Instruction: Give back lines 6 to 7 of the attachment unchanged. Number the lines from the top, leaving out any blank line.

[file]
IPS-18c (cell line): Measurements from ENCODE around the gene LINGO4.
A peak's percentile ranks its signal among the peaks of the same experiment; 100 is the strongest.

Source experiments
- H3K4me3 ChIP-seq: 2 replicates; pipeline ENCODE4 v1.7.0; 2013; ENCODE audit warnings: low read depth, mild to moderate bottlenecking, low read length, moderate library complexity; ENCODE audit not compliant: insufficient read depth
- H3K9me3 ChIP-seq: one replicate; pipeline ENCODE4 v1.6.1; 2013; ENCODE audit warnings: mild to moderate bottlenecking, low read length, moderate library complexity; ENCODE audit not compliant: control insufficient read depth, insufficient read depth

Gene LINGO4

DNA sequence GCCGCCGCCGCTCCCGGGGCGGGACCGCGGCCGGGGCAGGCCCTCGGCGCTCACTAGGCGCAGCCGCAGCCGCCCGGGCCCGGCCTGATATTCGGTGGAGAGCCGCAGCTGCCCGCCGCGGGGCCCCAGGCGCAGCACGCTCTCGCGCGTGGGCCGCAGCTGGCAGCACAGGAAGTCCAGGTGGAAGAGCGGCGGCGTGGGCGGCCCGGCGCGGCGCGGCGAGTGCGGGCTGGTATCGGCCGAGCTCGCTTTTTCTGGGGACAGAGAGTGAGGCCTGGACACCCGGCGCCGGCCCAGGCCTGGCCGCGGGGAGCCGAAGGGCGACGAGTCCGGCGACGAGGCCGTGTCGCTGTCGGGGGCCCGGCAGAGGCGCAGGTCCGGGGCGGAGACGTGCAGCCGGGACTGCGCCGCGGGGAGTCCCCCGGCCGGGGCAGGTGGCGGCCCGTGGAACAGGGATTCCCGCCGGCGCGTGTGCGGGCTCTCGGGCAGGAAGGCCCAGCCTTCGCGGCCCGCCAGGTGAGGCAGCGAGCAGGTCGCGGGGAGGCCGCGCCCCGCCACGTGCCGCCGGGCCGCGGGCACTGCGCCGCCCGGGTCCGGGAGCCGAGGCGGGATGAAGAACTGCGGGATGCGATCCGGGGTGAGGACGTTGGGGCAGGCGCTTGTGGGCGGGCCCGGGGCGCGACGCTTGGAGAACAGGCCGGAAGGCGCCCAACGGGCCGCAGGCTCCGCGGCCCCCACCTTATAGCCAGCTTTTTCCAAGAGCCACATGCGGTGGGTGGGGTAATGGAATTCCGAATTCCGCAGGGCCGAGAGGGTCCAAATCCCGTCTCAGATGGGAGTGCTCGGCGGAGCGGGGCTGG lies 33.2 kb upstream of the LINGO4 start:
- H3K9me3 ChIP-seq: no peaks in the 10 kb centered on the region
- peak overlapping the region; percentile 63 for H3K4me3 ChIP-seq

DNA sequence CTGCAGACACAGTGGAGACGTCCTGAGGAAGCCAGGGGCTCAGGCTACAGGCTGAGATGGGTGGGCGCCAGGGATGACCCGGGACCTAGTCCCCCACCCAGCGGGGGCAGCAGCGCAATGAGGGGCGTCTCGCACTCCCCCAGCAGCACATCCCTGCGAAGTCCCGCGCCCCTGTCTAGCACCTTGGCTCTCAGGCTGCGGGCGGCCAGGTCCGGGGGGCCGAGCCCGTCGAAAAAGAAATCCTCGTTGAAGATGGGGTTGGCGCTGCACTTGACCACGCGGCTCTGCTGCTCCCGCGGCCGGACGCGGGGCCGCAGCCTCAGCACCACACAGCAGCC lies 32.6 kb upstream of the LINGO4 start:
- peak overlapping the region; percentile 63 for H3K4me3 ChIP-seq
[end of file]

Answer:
Gene LINGO4

DNA sequence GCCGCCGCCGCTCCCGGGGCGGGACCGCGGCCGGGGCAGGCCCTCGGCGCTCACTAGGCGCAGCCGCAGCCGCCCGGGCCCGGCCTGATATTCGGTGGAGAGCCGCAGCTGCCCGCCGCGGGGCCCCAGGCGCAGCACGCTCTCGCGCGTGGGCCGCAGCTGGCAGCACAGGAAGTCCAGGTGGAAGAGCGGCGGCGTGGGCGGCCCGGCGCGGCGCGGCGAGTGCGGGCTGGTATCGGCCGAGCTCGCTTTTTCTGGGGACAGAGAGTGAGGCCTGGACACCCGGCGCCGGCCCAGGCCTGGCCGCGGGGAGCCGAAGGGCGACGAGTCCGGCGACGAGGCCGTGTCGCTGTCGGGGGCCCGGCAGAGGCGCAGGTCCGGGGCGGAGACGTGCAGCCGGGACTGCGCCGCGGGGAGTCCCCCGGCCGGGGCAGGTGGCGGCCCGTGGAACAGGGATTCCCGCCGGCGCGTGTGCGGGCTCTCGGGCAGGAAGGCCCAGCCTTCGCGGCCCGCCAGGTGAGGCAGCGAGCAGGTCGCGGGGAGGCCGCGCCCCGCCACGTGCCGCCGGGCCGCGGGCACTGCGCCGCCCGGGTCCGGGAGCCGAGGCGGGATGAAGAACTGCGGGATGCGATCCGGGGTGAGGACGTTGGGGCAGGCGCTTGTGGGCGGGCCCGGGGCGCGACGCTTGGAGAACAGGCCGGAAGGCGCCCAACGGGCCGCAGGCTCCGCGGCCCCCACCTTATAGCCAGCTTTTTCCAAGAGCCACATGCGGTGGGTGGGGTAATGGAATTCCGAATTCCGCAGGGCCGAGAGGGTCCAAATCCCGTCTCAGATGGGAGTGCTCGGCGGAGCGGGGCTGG lies 33.2 kb upstream of the LINGO4 start: